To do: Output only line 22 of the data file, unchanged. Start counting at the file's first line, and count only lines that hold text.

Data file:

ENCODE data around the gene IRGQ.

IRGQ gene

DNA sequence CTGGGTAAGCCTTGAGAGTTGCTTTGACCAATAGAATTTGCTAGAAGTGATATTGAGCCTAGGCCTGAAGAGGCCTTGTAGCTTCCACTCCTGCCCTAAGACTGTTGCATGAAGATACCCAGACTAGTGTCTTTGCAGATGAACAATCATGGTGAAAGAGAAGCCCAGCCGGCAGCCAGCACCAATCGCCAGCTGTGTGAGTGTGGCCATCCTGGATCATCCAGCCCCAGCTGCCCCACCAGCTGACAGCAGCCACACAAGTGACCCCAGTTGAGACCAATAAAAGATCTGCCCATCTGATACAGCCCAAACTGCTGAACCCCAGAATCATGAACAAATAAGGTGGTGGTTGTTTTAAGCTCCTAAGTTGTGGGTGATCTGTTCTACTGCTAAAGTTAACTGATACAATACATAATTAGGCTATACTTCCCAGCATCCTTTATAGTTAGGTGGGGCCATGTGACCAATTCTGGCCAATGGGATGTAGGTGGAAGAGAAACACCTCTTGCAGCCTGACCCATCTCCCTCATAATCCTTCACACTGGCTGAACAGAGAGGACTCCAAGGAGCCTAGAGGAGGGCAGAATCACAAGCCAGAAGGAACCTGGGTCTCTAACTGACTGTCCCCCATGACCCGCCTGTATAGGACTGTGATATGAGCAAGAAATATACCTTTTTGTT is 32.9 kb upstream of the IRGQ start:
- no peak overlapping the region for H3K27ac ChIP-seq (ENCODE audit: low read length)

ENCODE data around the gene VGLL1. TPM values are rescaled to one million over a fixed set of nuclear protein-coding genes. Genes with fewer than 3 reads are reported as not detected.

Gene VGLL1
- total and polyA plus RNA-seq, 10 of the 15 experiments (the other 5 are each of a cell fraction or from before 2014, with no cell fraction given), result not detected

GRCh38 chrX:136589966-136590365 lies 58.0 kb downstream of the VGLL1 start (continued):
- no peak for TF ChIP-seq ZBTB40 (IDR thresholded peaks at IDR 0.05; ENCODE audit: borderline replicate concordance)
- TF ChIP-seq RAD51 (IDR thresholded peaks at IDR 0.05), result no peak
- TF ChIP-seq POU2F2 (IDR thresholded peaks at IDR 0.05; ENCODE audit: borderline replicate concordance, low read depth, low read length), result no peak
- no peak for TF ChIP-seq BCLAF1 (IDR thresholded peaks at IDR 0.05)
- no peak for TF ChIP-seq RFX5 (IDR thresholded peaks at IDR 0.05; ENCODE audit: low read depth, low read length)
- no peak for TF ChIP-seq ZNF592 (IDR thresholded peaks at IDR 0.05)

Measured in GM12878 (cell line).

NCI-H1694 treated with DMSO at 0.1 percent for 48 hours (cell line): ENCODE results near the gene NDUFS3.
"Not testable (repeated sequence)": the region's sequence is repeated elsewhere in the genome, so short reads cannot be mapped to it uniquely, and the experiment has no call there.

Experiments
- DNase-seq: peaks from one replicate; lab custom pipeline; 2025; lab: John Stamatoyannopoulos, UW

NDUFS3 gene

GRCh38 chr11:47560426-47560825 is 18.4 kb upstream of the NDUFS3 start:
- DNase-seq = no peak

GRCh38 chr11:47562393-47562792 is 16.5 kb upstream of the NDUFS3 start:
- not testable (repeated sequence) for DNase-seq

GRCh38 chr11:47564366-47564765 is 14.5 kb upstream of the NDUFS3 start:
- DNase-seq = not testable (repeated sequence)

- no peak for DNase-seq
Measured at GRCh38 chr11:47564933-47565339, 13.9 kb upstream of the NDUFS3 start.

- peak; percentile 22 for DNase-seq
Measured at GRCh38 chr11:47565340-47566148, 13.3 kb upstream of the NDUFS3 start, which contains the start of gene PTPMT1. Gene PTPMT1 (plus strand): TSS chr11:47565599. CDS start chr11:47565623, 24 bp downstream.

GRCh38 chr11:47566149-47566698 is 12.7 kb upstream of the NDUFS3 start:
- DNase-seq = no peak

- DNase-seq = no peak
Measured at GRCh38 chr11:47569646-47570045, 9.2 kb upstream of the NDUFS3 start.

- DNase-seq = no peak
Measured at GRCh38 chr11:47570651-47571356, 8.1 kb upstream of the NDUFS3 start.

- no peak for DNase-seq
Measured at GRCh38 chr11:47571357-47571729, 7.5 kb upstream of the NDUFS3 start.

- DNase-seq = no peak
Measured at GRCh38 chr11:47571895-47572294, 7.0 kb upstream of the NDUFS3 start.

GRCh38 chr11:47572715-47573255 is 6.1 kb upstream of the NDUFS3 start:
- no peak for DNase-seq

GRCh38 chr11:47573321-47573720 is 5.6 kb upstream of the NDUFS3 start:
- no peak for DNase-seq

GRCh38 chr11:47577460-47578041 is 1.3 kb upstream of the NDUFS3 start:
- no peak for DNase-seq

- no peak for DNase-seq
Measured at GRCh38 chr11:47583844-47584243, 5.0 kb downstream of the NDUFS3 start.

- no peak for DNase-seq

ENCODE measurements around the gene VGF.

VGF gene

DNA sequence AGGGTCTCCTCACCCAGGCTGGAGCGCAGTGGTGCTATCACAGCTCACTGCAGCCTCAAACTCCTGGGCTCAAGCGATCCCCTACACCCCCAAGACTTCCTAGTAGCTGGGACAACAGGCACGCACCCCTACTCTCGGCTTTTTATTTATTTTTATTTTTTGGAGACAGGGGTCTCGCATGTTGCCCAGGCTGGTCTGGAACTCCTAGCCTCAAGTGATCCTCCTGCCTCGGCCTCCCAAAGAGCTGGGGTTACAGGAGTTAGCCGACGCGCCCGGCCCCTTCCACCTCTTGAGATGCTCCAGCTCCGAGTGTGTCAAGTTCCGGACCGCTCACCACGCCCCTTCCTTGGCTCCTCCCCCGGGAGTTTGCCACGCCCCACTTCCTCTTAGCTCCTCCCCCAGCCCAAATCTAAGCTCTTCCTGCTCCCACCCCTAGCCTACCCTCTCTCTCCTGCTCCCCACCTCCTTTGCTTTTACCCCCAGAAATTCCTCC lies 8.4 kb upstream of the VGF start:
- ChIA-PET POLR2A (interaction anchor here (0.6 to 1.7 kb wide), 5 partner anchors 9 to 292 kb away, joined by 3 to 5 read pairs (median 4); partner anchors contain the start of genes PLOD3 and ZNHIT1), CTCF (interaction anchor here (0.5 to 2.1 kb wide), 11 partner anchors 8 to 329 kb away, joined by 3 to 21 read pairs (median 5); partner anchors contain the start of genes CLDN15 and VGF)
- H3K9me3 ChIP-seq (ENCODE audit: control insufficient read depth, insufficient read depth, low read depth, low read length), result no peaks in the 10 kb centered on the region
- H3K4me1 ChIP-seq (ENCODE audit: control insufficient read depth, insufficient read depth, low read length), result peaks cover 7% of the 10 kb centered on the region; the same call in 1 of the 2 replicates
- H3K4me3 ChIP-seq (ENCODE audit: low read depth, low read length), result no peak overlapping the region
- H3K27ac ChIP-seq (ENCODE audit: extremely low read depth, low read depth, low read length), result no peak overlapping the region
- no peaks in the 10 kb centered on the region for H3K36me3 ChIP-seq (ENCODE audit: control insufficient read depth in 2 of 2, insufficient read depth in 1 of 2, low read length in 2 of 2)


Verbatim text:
- DNase-seq = no peak